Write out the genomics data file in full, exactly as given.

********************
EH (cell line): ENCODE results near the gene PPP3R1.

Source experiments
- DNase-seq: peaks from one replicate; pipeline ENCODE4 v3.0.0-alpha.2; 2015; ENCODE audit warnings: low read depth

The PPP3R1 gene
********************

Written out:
EH (cell line): ENCODE results near the gene PPP3R1.

Source experiments
- DNase-seq: peaks from one replicate; pipeline ENCODE4 v3.0.0-alpha.2; 2015; ENCODE audit warnings: low read depth

The PPP3R1 gene